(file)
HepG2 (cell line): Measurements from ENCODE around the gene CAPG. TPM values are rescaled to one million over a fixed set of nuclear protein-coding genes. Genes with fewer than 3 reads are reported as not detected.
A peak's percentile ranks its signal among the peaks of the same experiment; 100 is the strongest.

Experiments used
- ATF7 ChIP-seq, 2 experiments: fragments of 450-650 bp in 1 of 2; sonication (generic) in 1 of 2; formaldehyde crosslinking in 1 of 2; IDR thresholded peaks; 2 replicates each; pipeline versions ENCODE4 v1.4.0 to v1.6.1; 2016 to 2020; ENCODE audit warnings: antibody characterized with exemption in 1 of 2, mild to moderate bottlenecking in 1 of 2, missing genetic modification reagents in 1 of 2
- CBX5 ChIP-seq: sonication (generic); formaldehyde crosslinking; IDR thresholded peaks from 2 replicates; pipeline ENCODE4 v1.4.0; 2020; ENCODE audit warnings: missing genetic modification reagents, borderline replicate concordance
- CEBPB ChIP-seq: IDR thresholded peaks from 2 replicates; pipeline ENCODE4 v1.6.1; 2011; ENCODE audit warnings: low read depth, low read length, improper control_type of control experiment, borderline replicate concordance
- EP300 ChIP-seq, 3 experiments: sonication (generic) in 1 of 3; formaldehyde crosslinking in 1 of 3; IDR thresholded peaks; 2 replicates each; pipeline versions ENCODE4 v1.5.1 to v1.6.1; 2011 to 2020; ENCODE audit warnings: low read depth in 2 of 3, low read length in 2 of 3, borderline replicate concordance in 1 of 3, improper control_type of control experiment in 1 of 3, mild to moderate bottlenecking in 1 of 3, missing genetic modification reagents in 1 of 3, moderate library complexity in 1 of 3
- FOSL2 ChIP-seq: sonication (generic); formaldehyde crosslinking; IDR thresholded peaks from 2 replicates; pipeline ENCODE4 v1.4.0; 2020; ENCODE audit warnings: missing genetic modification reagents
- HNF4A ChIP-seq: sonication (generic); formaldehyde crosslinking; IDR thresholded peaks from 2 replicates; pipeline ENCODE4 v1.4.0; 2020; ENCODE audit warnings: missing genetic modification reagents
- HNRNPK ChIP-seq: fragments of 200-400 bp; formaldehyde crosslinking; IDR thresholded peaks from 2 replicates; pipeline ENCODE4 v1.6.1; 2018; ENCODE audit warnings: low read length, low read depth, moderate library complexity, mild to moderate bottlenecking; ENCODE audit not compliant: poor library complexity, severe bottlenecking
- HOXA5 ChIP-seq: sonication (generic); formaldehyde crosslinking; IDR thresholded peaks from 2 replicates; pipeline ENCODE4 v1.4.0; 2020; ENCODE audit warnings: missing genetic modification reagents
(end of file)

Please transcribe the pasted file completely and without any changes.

HepG2 (cell line): Measurements from ENCODE around the gene CAPG. TPM values are rescaled to one million over a fixed set of nuclear protein-coding genes. Genes with fewer than 3 reads are reported as not detected.
A peak's percentile ranks its signal among the peaks of the same experiment; 100 is the strongest.

Experiments used
- ATF7 ChIP-seq, 2 experiments: fragments of 450-650 bp in 1 of 2; sonication (generic) in 1 of 2; formaldehyde crosslinking in 1 of 2; IDR thresholded peaks; 2 replicates each; pipeline versions ENCODE4 v1.4.0 to v1.6.1; 2016 to 2020; ENCODE audit warnings: antibody characterized with exemption in 1 of 2, mild to moderate bottlenecking in 1 of 2, missing genetic modification reagents in 1 of 2
- CBX5 ChIP-seq: sonication (generic); formaldehyde crosslinking; IDR thresholded peaks from 2 replicates; pipeline ENCODE4 v1.4.0; 2020; ENCODE audit warnings: missing genetic modification reagents, borderline replicate concordance
- CEBPB ChIP-seq: IDR thresholded peaks from 2 replicates; pipeline ENCODE4 v1.6.1; 2011; ENCODE audit warnings: low read depth, low read length, improper control_type of control experiment, borderline replicate concordance
- EP300 ChIP-seq, 3 experiments: sonication (generic) in 1 of 3; formaldehyde crosslinking in 1 of 3; IDR thresholded peaks; 2 replicates each; pipeline versions ENCODE4 v1.5.1 to v1.6.1; 2011 to 2020; ENCODE audit warnings: low read depth in 2 of 3, low read length in 2 of 3, borderline replicate concordance in 1 of 3, improper control_type of control experiment in 1 of 3, mild to moderate bottlenecking in 1 of 3, missing genetic modification reagents in 1 of 3, moderate library complexity in 1 of 3
- FOSL2 ChIP-seq: sonication (generic); formaldehyde crosslinking; IDR thresholded peaks from 2 replicates; pipeline ENCODE4 v1.4.0; 2020; ENCODE audit warnings: missing genetic modification reagents
- HNF4A ChIP-seq: sonication (generic); formaldehyde crosslinking; IDR thresholded peaks from 2 replicates; pipeline ENCODE4 v1.4.0; 2020; ENCODE audit warnings: missing genetic modification reagents
- HNRNPK ChIP-seq: fragments of 200-400 bp; formaldehyde crosslinking; IDR thresholded peaks from 2 replicates; pipeline ENCODE4 v1.6.1; 2018; ENCODE audit warnings: low read length, low read depth, moderate library complexity, mild to moderate bottlenecking; ENCODE audit not compliant: poor library complexity, severe bottlenecking
- HOXA5 ChIP-seq: sonication (generic); formaldehyde crosslinking; IDR thresholded peaks from 2 replicates; pipeline ENCODE4 v1.4.0; 2020; ENCODE audit warnings: missing genetic modification reagents